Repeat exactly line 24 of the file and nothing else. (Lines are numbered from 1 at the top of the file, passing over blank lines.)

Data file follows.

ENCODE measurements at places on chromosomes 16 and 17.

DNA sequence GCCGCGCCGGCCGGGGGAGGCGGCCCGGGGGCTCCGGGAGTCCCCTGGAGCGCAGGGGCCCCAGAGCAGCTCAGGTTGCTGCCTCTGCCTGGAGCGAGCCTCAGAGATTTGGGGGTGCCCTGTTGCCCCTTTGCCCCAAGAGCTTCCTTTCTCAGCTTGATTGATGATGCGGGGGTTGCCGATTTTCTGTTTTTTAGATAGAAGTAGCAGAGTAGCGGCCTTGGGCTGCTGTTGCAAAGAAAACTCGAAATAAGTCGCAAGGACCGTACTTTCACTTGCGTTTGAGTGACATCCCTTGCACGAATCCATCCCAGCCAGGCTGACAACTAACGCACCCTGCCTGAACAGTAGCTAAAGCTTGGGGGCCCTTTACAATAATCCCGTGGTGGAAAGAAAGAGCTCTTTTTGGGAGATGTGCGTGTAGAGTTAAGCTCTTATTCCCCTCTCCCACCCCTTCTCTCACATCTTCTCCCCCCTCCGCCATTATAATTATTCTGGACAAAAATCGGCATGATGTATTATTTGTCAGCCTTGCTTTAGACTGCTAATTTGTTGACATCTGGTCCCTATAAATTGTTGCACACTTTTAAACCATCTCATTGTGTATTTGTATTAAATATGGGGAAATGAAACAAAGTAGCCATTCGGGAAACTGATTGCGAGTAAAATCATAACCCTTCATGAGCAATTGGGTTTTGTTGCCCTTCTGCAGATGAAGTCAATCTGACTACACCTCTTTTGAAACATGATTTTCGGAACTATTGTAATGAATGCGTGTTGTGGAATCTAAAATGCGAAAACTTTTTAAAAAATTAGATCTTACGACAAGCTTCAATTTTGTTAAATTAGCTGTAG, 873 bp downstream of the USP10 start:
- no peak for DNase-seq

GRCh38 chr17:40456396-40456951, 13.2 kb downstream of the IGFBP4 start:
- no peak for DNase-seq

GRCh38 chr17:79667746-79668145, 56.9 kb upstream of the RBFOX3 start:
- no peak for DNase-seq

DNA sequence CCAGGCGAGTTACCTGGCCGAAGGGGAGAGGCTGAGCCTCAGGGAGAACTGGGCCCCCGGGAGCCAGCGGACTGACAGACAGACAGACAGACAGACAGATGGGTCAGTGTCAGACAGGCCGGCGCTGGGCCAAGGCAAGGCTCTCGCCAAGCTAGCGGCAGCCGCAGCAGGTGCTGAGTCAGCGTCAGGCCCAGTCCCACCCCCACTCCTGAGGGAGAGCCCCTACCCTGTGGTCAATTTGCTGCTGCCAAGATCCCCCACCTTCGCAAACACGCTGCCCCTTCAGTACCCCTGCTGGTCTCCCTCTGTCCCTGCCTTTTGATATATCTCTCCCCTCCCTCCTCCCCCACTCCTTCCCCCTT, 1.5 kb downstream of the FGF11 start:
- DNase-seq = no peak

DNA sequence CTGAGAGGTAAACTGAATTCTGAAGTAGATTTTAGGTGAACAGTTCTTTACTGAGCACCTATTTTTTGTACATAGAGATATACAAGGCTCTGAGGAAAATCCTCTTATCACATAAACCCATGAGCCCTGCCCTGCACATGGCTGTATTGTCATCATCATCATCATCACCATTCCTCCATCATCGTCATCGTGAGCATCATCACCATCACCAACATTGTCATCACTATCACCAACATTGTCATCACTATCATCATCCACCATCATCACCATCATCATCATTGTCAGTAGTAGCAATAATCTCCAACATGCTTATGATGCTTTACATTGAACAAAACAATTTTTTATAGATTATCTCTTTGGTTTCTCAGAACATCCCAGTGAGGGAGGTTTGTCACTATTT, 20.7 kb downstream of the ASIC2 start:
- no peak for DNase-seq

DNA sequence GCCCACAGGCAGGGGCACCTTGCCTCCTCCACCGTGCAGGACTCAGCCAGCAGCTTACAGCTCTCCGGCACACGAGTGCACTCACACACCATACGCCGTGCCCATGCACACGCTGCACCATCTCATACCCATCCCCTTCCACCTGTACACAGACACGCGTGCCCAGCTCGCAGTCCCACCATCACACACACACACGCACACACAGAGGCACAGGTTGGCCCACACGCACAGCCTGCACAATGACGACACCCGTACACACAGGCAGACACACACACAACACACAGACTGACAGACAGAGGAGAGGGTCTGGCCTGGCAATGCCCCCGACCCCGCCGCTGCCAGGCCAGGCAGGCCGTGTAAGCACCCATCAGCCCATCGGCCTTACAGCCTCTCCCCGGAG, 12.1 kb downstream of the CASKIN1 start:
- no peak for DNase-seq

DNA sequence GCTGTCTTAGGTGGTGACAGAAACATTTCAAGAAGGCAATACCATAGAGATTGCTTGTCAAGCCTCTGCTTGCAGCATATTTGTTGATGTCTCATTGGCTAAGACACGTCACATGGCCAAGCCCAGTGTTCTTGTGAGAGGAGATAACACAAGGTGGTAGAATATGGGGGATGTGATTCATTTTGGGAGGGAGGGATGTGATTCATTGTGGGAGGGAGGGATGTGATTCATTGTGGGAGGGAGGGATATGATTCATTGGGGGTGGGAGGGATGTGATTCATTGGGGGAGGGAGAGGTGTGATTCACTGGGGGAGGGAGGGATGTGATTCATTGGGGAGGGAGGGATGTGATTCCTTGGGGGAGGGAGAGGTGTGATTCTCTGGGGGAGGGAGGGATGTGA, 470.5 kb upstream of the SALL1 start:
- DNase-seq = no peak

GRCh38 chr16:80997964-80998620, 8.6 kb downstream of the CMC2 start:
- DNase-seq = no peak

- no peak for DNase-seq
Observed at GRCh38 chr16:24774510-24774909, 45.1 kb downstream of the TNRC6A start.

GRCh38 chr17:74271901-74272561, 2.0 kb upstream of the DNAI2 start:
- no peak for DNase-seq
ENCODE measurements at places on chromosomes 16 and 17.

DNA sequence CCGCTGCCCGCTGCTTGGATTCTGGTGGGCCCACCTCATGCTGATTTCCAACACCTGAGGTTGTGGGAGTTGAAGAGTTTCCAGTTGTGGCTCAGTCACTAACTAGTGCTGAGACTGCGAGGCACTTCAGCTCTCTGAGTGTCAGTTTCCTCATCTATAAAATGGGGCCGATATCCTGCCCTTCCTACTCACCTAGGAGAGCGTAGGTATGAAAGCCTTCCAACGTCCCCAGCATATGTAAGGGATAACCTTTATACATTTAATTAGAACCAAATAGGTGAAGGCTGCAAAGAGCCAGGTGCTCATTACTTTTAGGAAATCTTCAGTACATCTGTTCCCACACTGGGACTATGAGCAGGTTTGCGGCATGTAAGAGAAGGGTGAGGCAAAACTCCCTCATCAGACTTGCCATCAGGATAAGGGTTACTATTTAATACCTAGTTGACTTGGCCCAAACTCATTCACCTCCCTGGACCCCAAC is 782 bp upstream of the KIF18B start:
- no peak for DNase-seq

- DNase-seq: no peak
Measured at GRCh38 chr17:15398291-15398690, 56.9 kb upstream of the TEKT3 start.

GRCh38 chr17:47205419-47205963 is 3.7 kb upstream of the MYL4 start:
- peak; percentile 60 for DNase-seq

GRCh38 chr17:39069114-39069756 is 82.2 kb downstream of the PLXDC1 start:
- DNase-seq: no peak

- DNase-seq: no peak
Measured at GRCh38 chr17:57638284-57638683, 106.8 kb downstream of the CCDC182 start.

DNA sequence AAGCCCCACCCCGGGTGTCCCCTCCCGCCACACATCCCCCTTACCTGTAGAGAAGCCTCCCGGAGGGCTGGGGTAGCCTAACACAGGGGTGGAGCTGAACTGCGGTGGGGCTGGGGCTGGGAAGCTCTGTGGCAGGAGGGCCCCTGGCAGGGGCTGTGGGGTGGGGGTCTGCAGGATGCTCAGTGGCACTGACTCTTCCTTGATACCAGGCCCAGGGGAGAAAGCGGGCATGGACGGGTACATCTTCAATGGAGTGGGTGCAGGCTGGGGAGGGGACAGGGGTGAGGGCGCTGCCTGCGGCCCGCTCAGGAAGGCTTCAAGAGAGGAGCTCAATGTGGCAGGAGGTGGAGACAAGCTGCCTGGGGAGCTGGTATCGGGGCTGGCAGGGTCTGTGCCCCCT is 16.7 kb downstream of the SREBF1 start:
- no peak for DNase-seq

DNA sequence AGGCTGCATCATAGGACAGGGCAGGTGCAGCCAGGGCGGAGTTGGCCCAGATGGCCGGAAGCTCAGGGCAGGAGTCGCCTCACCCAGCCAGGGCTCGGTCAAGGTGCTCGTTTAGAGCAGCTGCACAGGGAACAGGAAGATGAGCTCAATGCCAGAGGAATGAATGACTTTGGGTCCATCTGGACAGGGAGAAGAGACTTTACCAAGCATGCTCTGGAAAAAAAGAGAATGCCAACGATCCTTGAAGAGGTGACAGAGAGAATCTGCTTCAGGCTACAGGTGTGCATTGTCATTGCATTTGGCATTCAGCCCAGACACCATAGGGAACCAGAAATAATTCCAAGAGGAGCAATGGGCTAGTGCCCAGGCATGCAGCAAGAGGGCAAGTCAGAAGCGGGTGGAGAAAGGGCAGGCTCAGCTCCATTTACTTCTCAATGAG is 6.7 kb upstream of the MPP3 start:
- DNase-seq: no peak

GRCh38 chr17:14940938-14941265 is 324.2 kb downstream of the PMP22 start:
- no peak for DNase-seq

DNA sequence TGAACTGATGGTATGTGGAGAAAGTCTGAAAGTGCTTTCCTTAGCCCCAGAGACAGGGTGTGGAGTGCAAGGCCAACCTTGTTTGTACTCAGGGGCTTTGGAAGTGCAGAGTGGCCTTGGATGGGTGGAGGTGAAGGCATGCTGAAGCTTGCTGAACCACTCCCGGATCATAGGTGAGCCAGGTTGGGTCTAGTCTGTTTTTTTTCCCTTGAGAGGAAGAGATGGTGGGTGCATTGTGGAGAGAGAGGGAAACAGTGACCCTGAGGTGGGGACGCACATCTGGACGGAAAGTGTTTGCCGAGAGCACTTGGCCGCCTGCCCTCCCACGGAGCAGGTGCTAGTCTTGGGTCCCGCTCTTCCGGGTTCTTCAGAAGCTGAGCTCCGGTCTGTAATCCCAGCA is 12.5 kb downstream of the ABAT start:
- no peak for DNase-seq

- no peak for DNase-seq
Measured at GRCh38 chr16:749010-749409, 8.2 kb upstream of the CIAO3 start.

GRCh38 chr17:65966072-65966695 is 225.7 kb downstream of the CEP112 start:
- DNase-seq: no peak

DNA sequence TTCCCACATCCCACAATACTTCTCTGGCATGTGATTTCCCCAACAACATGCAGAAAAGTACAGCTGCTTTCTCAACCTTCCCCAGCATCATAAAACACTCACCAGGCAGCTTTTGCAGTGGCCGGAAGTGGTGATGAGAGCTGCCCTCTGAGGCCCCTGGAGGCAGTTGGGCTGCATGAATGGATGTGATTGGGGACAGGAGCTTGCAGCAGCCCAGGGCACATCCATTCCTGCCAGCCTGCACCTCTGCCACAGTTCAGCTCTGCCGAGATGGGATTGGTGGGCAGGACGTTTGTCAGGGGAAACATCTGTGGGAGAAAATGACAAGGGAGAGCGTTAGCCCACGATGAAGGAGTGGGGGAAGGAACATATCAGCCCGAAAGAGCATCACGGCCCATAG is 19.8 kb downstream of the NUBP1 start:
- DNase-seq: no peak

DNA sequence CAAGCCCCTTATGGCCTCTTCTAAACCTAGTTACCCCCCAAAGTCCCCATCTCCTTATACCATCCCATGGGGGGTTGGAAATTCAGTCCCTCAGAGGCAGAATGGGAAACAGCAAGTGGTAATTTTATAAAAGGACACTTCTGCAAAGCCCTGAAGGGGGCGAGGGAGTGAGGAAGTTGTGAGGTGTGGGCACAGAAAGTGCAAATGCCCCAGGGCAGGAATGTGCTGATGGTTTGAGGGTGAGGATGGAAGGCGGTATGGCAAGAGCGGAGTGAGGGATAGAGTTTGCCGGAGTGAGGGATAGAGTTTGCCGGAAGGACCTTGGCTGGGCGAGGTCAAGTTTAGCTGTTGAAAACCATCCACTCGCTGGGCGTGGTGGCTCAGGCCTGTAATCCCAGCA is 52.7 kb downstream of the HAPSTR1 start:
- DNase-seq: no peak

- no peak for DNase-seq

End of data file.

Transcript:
- no peak for DNase-seq